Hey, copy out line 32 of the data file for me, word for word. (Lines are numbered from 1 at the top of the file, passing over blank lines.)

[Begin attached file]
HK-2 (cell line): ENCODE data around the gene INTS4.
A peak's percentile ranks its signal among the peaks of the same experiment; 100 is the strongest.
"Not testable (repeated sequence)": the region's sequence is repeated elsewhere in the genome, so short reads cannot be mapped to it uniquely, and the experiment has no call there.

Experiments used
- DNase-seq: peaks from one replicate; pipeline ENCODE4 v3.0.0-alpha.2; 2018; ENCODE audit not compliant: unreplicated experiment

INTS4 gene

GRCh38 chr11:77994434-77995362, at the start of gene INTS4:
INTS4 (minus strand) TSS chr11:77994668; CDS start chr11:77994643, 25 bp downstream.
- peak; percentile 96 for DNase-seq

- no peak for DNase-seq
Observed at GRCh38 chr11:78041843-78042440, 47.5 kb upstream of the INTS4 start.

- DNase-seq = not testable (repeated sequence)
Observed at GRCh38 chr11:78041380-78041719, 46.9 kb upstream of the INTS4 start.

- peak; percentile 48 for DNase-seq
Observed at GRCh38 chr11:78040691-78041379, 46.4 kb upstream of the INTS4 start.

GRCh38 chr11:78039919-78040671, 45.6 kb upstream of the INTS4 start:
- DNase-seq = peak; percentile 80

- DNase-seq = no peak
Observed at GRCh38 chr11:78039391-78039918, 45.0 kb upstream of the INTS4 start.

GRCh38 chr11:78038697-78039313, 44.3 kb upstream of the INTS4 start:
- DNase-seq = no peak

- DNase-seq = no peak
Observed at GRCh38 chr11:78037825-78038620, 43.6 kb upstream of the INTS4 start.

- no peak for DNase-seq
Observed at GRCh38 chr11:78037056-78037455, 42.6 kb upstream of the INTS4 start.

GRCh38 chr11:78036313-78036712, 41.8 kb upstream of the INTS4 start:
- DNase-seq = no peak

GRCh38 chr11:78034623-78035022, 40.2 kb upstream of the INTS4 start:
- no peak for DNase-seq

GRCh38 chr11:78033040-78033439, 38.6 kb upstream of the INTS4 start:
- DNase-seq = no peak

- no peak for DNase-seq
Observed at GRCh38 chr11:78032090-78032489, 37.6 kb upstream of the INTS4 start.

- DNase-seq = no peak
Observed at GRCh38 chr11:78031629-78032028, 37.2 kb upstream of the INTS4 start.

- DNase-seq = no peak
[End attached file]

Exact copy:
- no peak for DNase-seq